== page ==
“Our ability to perceive quality in nature begins as in art with the pretty. It expands through successive stages of the beautiful to values as yet uncaptured by language.” – Aldo Leopold, A Sand County Almanac
Our host this week, Ann-Christine, writes, “I am sure you have something hidden in your archives that once surprised you or filled you with awe…” I am delighted to be continually filled with awe by light falling on something living, something vibrant. Most recently, it was the orchid my daughter gave me last week for my birthday catching the morning light streaming through my kitchen window.
Getting a beautifully lit close-up at marine life at the Oregon Coast aquarium was a special treat. So was that perfect moment of morning fog being pierced by the rising sun at Spencer’s Butte.
Looking deep into the undergrowth to find those diamond dewdrops, you might be rewarded by a wealth of jewels, arranged in magical symmetry.
My favorite finds are these simple and exquisite examples of Nature’s inexhaustible variety and beauty. Thanks for asking, Ann-Christine!
“Meaningless! Meaningless!” says the Teacher. “Utterly meaningless! Everything is meaningless.” What does man gain from all his labor at which he toils under the sun? Generations come and generations go, but the earth remains forever. The sun rises and the sun sets, and hurries back to where it rises. The wind blows to the south and turns to the north; round and round it goes, ever returning on its course. All streams flow into the sea, yet the sea is never full. To the place the streams come from, there they return again. All things are wearisome, more than one can say. The eye never has enough of seeing, nor the ear its fill of hearing. What has been will be again, what has been done will be done again; there is nothing new under the sun.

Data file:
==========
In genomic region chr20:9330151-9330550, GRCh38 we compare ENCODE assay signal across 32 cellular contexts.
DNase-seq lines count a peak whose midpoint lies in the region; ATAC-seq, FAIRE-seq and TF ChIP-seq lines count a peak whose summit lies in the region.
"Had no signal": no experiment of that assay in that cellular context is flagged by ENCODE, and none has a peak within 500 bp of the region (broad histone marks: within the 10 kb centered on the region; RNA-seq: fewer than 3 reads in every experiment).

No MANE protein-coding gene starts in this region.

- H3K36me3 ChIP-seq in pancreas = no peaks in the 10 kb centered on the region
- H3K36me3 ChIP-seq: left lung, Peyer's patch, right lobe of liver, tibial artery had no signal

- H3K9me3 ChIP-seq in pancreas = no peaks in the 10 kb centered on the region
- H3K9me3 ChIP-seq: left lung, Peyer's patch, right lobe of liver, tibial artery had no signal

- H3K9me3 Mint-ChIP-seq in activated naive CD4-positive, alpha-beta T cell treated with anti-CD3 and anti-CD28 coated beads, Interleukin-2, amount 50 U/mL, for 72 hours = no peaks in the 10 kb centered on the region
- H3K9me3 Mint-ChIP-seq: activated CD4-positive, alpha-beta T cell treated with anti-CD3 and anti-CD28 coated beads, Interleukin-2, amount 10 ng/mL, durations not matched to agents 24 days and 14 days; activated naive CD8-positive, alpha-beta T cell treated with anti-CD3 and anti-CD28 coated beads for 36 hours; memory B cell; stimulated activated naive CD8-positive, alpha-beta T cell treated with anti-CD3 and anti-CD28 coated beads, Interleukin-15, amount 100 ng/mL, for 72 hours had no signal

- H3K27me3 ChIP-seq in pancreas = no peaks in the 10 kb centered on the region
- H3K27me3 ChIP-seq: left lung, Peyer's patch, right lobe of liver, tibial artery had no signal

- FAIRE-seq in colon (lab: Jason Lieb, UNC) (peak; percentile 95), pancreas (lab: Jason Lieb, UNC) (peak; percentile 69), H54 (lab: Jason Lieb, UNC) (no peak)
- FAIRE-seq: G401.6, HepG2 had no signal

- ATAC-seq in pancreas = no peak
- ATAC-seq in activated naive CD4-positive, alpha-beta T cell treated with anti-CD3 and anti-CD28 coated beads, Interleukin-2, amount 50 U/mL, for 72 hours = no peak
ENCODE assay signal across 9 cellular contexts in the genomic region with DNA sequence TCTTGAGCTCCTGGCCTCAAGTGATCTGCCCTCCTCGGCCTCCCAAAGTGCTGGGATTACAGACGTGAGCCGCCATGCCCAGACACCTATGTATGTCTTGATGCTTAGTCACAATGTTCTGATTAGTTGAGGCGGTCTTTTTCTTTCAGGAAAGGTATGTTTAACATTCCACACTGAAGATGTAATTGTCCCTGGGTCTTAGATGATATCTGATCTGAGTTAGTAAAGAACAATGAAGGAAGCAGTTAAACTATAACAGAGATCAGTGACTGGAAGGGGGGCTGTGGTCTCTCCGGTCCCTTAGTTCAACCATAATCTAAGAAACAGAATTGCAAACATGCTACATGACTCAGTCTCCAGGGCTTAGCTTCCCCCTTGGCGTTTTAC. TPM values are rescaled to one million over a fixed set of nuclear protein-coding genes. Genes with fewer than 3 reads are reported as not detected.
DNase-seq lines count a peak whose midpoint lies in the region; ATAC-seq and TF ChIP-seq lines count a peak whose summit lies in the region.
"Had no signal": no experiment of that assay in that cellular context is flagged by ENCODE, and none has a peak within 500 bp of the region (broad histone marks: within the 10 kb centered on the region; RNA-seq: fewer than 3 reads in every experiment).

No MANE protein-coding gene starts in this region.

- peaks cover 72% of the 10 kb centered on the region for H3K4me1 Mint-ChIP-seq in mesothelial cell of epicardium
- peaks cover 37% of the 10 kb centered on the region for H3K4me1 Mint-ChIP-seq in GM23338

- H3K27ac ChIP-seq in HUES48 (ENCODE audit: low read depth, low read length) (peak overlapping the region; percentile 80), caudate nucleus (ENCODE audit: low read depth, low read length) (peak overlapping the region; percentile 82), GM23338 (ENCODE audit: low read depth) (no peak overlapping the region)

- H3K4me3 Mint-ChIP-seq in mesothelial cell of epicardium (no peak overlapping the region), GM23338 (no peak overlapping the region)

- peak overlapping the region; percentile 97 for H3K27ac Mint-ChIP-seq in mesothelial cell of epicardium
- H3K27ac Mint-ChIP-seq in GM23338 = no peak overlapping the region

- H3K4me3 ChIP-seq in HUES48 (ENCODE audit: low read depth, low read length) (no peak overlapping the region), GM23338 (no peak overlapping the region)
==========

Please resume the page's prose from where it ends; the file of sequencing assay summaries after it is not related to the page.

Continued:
– Ecclesiastes 1:1-9
From 93 million miles away, the Sun’s light and heat affects each day of our lives. It comes to us as an ancient ray, a Source for all of life on this planet. I think of the ancient ways of life under the Sun, and I feel that I was closest to those ways last month on my backpacking trip to the Olympic National Park wilderness coastline. The trailhead is at the place where the Hoh River meets the Pacific Ocean. South of the river is Hoh tribal land.
“The Hoh River Indians are considered a band of the Quileutes but are recognized as a separate tribe. The Hoh Indian Reservation was established by an Executive Order in 1893. The Hoh Reservation consists of 443 acres located 28 miles south of Forks, and 80 miles north of Aberdeen. The Hoh Reservation has approximately one mile of beach front running east from the mouth of the Hoh River, and south to Ruby Beach.” – Hoh Tribe website: hohtribe-nsn.org
All over the beach lie the sun-bleached bones of the Ancients – cedar and fir trees, washed up by the tides in a jumble of giant driftwood. Among these bones you might also find the bones of less ancient giants: whales.
From our beach camp, we watched the Sun slide further and further down into the waves.
My small story of the next day includes the little detail that I slipped in the mud, fell with the weight of my whole body plus my pack on my outstretched left hand, and broke my wrist.
Being that we were in wilderness and had just come over the most difficult terrain, the quickest way to get to a hospital was simply to continue to trek the next two days up the coast. The tidal tipping points prohibited doing it at any faster pace. With tremendous assistance from my five hiking partners, we continued our journey and saw the Sun go down and come up on this beautiful coast two more times.
Even though there may be nothing new under the Sun, the unexpected can still happen. When my mind is reeling and my footing is uncertain, it’s good to feel the return of sunlight, the assurance of the day’s arc. It gives me the motivation to just keep going and see what will be. And I say, “It’s all right.”
Thanks to Amy for hosting this week’s Challenge. Do visit HER POST to see the Sun in many facets of its glory!
For me, photography is a precious, sentimental hobby with its origins in a love story. It allows me to delight in the moments of my life and savor them over time.
When I was in high school, I envied friends who were taking photography classes. Their images were so artfully composed and memorable. My boyfriend (who later became my husband) bought me a Canon AE1 for Christmas after we’d been dating a year. My mother wasn’t sure it would be wise for me to accept such an expensive gift at the tender age of 17, but I was absolutely sure this was the perfect gift, and the perfect giver. I really enjoyed taking pictures of my loved ones and the memories we’d made, and kept them close to me when I moved away to college.
When Jim and I married and had our four ridiculously photogenic children, I was the one taking pictures and chronicling our family’s growth and adventures with the very camera he’d bought me that Christmas.